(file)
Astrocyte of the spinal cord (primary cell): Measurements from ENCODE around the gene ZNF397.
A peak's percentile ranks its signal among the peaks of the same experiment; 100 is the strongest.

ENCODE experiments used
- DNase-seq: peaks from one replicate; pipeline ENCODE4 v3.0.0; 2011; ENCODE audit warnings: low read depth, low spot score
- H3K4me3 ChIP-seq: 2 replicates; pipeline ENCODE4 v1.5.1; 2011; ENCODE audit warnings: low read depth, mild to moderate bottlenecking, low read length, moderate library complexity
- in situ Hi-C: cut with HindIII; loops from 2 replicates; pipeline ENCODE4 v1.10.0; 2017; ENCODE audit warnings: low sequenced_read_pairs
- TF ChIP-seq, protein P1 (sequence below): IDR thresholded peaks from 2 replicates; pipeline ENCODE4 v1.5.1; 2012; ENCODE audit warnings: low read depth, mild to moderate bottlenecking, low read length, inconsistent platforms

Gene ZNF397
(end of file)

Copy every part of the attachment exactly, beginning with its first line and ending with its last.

Astrocyte of the spinal cord (primary cell): Measurements from ENCODE around the gene ZNF397.
A peak's percentile ranks its signal among the peaks of the same experiment; 100 is the strongest.

ENCODE experiments used
- DNase-seq: peaks from one replicate; pipeline ENCODE4 v3.0.0; 2011; ENCODE audit warnings: low read depth, low spot score
- H3K4me3 ChIP-seq: 2 replicates; pipeline ENCODE4 v1.5.1; 2011; ENCODE audit warnings: low read depth, mild to moderate bottlenecking, low read length, moderate library complexity
- in situ Hi-C: cut with HindIII; loops from 2 replicates; pipeline ENCODE4 v1.10.0; 2017; ENCODE audit warnings: low sequenced_read_pairs
- TF ChIP-seq, protein P1 (sequence below): IDR thresholded peaks from 2 replicates; pipeline ENCODE4 v1.5.1; 2012; ENCODE audit warnings: low read depth, mild to moderate bottlenecking, low read length, inconsistent platforms

Gene ZNF397